ST. PETERSBURG — As Mayor Bill Foster seeks to rid downtown of homeless people, one idea quietly has been stepped up: one-way bus tickets to somewhere else, courtesy of taxpayers.
The program has been in place for years, but funding recently has doubled. The result: Three times as many homeless people were given bus tickets last week than in a typical month last year.
It's one of the ways the city hopes to reduce the homeless population, which Foster considers one of his greatest challenges.
"It's a lot cheaper to send them home than it is to house them," Foster said. "We want to encourage them to go home. If they don't have anything to do here, we want them to go home."
On Thursday, the same day a new Pinellas County homeless shelter opened under intense publicity, St. Petersburg police homeless outreach officer Rich Linkiewicz put 18 people on a Greyhound bus.
By comparison, he arranged for six people to leave by bus in October and seven in November.
The difference was a recent increase from $2,000 to $4,000 in a "discretionary fund" paid for by city and county tax dollars. The fund is used by Linkiewicz and his partner, Operation PAR social worker Ryne Laxton, to help get homeless people off the streets.
The money is used for everything from lice treatment to motel stays, but most of it buys Greyhound tickets.
The two-person outreach team has offered bus tickets to homeless people for years as part of a "reunification program" designed to send homeless people back to their families in other states.
To get one, an officer must speak to a parent or other immediate family member who agrees to take in the homeless traveler when they arrive.
Advocates for the homeless have criticized the program, saying city officials have become too loose in their definition of family and that it is clear they merely want homeless people out of downtown.
G.W. Rolle, a local homeless advocate, said he recently spoke to people who were headed by bus to San Diego and Portland, Ore., courtesy of the taxpayers, even though they had no plan or family members there. He said he talked to several others who said they were offered one-way tickets to go anywhere, no questions asked.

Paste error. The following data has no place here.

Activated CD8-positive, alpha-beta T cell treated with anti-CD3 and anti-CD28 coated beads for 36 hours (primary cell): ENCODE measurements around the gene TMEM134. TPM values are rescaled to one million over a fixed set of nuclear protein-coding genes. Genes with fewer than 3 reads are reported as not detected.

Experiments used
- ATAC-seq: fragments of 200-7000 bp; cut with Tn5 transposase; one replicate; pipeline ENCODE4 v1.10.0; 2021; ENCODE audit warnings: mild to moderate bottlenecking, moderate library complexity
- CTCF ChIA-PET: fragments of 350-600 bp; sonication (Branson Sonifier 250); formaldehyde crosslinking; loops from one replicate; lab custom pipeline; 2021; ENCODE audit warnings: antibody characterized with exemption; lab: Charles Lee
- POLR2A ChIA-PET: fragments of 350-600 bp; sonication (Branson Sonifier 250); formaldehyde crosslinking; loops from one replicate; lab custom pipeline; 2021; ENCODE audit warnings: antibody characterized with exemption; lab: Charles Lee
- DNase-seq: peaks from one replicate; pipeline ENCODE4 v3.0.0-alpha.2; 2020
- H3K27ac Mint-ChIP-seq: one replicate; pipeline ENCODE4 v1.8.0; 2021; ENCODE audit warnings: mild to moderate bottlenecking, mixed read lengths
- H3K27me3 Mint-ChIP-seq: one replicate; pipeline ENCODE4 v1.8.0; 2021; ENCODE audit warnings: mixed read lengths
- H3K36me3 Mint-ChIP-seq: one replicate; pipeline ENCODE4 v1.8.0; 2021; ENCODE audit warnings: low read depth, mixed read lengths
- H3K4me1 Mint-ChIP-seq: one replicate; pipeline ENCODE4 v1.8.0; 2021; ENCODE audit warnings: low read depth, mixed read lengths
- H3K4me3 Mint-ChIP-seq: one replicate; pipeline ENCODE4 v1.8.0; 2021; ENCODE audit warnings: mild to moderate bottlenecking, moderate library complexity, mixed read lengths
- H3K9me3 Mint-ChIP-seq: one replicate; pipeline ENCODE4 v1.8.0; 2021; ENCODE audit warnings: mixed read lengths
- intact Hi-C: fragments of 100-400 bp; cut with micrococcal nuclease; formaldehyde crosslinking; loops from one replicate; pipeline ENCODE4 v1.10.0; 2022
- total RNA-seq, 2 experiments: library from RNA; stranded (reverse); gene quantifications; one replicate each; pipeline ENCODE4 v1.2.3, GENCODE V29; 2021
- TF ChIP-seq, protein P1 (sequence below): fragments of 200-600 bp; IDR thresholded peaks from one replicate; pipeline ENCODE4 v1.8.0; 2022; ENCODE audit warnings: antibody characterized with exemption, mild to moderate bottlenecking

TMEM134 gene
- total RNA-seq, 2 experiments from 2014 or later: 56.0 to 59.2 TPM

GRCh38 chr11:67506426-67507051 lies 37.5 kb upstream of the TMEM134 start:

"It doesn't solve the problem," he said. "It just moves it around."
Several homeless people also said they heard the city was offering free tickets for anyone who wanted to leave.
"They were telling people they could go to the (new shelter) or they could get a ticket to go anywhere they want, even if they didn't know anyone there," said Thomas Meder, 48, a homeless man who hangs out in Williams Park. "I thought it sounded like stepping out of one fire and into another."
Kevin Laroque, 55, said he was thinking about going to San Diego after speaking to Linkiewicz, even though he didn't know anyone there.
Linkiewicz, well-known among the homeless as "Officer Rich," says that's a lie.
The rules were loosened recently so that instead of an immediate family member, a homeless person can get a bus ticket to stay with a relative.
But no one gets a free ticket without a plan, he said.
"I'm not going to just give someone a ticket with no idea where they're going," said Linkiewicz, who has provided rides to shelters and other help to homeless people for five years. "That doesn't solve anything, and they'll just end up back here anyway. It would be a waste of money."
St. Petersburg homeless services director Rhonda Abbott, who tracks the fund's expenditures, said rumors that the city had resorted to buying homeless people one-way tickets to random cities simply are untrue.
"That's absolutely incorrect," she said. "We are not going to send a family somewhere else just to get them out of town. It's unethical, it's immoral, and we just wouldn't do it. Other cities might, but we would not."
Other cities have similar bus programs but also claim they check for family first. The New York Times reported last year that New York paid for more than 550 families to fly away — about 100 of them to Florida.
In 2003, a Denver television station reported that at least 63 homeless people from Minnesota were given tickets to Colorado, upsetting the Denver mayor. The county officials in Minnesota who sponsored the program said the story was an exaggeration, and the tickets were designed to help homeless people connect with family members.
Hillsborough County does not have a bus ticket program similar to the one in Pinellas, said Lisa Weikel of the Homeless Coalition of Hillsborough, though it might help individuals with travel in certain instances.
Foster said bus tickets are an inexpensive way to get people off the street, and he fully supports the program. Linkiewicz agreed, and pointed to an example of someone who has cost taxpayers thousands of dollars every year.
Allen Mason, a 56-year-old homeless man who has been arrested 85 times in the past five years, recently accepted a free ticket from Linkiewicz to leave town.
Mason is headed to Boston, Linkiewicz said, where he has family.
Times researcher Caryn Baird and staff writer Michael Van Sickler contributed to this report. Emily Nipps can be reached at firstname.lastname@example.org or (727) 893-8452.